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Meatco, Unil bolster farming in rural communities

The Meatco Foundation and Unil from Norway undertook an inspection and assessment visit to the Omaheke and Otjozondjupa Regions for a brief spell during the month of August to present the delegation what work the foundation and community members have accomplished.
According to Meatco Foundation Executive, Kingsley Kwenani, seventy-five households in the Peke-Peke area near Gam in the Otjozondjupa Region will benefit from a recently sunk borehole, as farmers in this area often have to travel between 7 and 12 kilometres to reach a water point Kwenani told the delegation.
The borehole is fitted with a diesel-powered pump, providing cost-effective and sustainable water flow on a daily basis. The farmers in the area, most of who produce for Meatco, share boreholes.
The borehole is linked to a trough providing water for cattle and a separate tap for domestic use. The beneficiaries formed water point communities to take responsibility for the management and maintenance of the water points.
Water is essential for life and as such humans have always settled close to water sources. Unfortunately in many communities water is scarce or contaminated. Providing a better water supply significantly improves the quality of life and is a source of socio-economic development.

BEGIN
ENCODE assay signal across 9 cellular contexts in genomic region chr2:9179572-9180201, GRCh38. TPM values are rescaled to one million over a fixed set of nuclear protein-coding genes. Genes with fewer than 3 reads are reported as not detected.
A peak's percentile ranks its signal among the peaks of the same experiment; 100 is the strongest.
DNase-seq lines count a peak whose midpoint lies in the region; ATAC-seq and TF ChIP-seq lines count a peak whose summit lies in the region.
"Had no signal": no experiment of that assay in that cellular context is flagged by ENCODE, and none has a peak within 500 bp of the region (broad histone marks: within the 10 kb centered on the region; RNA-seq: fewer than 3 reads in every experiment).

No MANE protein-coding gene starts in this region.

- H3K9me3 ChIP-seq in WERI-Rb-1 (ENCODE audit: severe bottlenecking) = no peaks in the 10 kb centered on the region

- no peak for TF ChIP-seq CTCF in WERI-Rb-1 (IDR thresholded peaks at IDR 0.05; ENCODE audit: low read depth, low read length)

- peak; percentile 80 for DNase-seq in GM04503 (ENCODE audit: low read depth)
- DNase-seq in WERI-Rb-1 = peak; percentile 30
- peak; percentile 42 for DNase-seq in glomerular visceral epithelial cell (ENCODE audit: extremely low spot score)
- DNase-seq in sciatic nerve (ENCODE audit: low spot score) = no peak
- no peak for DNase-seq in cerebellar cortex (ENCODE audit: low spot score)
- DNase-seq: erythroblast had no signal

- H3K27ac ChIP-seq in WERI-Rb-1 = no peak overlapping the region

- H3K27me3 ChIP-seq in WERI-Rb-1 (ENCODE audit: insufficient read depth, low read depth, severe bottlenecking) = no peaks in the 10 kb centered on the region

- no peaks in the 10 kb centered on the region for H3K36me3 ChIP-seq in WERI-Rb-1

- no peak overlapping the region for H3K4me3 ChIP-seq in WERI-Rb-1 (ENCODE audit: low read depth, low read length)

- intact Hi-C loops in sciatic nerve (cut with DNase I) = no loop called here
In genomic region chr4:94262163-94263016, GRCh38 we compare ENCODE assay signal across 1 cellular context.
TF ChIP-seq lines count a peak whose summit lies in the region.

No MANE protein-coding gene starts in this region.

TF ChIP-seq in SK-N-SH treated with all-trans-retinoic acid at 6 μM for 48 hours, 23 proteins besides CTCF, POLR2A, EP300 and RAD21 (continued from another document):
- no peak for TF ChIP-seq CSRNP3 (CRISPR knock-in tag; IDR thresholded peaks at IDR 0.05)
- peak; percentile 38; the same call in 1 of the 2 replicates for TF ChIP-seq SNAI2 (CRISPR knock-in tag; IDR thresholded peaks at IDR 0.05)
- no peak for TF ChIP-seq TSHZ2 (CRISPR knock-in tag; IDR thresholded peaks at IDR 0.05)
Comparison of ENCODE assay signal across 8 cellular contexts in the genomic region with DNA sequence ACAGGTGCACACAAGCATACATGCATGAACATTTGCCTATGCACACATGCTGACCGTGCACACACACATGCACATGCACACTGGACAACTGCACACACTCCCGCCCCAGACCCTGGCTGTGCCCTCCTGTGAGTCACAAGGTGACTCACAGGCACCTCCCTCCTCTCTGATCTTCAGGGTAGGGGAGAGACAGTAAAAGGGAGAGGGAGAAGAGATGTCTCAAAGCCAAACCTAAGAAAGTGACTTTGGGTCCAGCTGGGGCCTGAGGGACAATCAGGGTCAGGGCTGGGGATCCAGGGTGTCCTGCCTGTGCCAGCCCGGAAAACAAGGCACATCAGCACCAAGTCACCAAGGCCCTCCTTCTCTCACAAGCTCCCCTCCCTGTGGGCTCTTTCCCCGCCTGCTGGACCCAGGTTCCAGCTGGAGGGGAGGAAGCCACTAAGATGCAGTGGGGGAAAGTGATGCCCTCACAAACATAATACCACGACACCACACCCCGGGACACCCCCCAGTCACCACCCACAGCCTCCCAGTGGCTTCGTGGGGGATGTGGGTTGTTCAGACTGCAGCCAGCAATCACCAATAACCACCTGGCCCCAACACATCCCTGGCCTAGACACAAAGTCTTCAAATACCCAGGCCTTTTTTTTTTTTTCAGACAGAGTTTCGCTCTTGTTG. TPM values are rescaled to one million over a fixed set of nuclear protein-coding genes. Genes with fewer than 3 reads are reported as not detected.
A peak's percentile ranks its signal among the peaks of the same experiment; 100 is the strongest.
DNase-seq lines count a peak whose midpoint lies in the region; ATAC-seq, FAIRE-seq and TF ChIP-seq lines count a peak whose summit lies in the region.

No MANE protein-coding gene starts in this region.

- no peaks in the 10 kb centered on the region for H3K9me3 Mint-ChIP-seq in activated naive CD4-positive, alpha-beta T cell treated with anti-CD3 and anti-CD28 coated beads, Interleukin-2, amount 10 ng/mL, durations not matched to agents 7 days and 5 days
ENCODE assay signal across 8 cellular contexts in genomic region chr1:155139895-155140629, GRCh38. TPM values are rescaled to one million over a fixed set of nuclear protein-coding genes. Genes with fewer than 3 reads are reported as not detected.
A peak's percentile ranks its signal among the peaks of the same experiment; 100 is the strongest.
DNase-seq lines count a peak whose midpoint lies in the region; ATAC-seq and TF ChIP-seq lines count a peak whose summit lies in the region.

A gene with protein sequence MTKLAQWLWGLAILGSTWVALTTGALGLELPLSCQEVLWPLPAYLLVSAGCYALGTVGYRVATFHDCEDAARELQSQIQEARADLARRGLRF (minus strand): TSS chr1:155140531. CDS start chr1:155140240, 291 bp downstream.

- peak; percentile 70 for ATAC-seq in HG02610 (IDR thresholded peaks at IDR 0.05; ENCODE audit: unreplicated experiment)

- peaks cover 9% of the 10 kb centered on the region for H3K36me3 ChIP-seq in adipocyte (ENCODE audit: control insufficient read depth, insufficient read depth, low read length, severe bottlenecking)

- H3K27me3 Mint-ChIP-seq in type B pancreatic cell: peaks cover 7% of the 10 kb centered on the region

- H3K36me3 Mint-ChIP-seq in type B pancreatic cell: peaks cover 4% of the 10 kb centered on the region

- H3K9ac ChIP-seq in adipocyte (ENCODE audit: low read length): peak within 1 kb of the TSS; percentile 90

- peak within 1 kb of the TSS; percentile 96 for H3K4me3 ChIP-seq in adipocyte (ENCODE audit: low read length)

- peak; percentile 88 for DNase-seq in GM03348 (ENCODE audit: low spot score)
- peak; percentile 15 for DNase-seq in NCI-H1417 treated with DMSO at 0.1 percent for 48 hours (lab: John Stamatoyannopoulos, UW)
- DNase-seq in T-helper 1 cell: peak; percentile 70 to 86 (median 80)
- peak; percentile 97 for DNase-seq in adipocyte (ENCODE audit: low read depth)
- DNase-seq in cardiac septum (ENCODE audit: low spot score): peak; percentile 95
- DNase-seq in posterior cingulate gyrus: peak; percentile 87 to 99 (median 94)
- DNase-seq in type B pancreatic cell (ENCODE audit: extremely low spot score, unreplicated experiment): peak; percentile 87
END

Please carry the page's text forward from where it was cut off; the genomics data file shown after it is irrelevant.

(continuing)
He added that the project was in line with the Foundation’s vision to lead sustainable developmental interventions within rural cattle farming communities
In the Omaheke Region, Meatco through the Meatco Foundation in collaboration with Unil successfully completed the construction of a crush pen at Helena. “The crush pen represents a long-term investment in the rural community and contributes to sustainable throughput for our abattoir,” Kingsley said.
The multi-purpose pen allows the community of Helena and surrounding areas the chance to not only market and sell their animals, but also to use it for other purposes like vaccinations. The community sees this development as a step in the right direction in terms of alleviating some of the problems experienced by farmers in the area.
Eivind Wang, Head of Unil’s Buying Division, expressed his pleasure at the completion of the projects and was keen to see animals from communal farmers exported from the new crush pen to land on a plate in Norway.
“Contributing towards more farmers having access to the market for their livestock is something we are very happy and proud to be a part of. We are keen to trace an animal sold from this crush pen all the way to Norway,” Wang said.

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Musa Carter

Musa Carter is a long-standing freelance contributor to the editorial team and also an active reporter. He gathers and verifies factual information regarding stories through interviews, observation and research. For the digital Economist, he promotes targeted content through various social networking sites such as the Economist facebook page (/Nameconomist/) and Twitter.